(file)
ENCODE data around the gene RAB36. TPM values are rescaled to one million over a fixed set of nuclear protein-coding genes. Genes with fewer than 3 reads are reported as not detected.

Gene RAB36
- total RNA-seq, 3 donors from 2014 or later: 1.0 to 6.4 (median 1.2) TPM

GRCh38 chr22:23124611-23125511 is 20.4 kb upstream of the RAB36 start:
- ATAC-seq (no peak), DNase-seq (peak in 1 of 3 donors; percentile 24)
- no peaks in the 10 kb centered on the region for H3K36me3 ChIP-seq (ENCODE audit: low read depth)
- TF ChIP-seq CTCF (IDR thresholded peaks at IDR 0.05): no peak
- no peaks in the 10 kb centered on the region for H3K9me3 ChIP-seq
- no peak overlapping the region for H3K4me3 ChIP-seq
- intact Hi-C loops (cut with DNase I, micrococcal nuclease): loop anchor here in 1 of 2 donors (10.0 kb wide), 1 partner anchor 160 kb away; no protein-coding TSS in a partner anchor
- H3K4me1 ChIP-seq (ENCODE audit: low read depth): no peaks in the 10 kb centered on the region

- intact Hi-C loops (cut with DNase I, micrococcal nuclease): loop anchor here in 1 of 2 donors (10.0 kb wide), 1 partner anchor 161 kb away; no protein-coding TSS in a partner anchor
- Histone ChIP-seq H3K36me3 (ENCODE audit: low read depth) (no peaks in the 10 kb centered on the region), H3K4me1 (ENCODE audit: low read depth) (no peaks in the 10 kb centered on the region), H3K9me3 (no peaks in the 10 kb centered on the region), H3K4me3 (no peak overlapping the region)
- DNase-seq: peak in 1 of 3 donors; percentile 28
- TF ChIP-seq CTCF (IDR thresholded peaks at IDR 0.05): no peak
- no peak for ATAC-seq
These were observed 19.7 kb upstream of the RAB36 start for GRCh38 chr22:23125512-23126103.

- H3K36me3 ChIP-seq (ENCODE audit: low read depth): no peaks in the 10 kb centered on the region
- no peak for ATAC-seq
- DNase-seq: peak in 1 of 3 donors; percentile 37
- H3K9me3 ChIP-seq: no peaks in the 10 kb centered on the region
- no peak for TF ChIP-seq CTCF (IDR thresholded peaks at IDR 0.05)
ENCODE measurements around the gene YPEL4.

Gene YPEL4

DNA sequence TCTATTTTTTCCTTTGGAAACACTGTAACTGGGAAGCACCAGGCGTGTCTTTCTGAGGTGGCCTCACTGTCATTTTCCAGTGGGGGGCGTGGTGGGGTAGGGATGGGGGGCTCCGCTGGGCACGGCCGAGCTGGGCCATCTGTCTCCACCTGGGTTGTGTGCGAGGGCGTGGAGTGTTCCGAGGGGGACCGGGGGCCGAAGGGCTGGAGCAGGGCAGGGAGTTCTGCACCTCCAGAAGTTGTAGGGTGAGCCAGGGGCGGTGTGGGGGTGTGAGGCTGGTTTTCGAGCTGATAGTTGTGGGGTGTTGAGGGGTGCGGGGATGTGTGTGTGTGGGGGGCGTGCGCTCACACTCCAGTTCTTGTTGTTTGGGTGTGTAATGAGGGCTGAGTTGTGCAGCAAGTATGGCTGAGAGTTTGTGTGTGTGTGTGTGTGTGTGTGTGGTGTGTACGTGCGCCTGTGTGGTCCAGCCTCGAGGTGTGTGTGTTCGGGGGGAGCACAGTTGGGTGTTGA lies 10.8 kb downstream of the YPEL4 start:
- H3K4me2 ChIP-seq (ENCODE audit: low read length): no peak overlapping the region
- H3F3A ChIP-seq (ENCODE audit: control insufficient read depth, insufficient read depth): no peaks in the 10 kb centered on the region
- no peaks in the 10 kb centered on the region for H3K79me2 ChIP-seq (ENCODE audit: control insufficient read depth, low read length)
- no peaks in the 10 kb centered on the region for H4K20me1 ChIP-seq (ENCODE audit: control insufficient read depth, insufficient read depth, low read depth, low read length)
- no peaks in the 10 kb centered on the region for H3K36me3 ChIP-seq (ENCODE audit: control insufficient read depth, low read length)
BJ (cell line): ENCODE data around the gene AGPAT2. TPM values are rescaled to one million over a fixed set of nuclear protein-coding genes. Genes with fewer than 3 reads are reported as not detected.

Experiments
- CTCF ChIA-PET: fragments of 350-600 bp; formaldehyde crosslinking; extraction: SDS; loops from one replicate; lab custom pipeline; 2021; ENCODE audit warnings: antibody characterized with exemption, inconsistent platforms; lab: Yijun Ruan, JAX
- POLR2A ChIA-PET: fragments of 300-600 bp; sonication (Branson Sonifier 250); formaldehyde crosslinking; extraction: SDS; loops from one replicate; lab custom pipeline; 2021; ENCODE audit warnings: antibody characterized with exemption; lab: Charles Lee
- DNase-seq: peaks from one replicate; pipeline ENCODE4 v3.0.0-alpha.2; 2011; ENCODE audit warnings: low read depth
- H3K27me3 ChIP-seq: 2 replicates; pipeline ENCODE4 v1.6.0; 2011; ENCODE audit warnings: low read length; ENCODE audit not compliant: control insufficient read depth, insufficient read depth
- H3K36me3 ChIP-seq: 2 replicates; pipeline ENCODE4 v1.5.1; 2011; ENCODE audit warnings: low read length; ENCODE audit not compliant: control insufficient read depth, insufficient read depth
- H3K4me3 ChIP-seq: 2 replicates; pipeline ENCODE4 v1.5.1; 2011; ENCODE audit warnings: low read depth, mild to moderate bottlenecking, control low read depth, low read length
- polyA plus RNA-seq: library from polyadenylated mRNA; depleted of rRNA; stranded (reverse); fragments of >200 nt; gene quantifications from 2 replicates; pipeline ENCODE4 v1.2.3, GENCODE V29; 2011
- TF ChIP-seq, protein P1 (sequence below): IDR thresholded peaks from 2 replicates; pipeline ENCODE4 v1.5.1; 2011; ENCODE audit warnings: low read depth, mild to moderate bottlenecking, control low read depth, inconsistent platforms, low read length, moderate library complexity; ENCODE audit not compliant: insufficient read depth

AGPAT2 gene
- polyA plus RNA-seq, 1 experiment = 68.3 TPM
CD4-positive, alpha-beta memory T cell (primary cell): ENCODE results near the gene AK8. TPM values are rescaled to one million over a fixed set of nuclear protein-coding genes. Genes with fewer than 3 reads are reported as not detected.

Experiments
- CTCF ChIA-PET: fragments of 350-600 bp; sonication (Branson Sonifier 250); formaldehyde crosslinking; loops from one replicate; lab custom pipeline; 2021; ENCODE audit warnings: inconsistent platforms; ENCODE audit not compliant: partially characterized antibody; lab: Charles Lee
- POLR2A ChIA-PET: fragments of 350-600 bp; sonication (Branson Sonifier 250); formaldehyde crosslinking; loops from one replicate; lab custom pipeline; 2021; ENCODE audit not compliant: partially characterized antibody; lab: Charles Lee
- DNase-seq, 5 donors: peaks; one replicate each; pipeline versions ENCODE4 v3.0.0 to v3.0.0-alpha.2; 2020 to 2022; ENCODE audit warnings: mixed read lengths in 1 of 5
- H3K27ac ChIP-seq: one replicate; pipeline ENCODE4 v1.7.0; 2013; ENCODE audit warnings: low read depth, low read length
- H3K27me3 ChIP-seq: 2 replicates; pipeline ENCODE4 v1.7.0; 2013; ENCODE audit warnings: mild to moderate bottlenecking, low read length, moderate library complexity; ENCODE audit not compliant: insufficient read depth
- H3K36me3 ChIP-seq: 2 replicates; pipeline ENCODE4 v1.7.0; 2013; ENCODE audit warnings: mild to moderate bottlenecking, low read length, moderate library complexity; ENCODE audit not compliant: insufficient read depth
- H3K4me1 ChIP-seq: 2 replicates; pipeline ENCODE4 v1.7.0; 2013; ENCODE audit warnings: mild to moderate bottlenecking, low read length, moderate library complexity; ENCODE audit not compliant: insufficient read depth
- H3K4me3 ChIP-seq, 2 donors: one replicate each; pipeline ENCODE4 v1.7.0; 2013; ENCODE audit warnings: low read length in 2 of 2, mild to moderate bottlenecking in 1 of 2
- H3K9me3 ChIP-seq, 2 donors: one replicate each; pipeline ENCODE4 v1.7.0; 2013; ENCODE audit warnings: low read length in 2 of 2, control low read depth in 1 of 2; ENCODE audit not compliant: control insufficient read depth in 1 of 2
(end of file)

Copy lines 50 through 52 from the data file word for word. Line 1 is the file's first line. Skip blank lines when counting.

- H3K36me3 ChIP-seq: 2 replicates; pipeline ENCODE4 v1.7.0; 2013; ENCODE audit warnings: mild to moderate bottlenecking, low read length, moderate library complexity; ENCODE audit not compliant: insufficient read depth
- H3K4me1 ChIP-seq: 2 replicates; pipeline ENCODE4 v1.7.0; 2013; ENCODE audit warnings: mild to moderate bottlenecking, low read length, moderate library complexity; ENCODE audit not compliant: insufficient read depth
- H3K4me3 ChIP-seq, 2 donors: one replicate each; pipeline ENCODE4 v1.7.0; 2013; ENCODE audit warnings: low read length in 2 of 2, mild to moderate bottlenecking in 1 of 2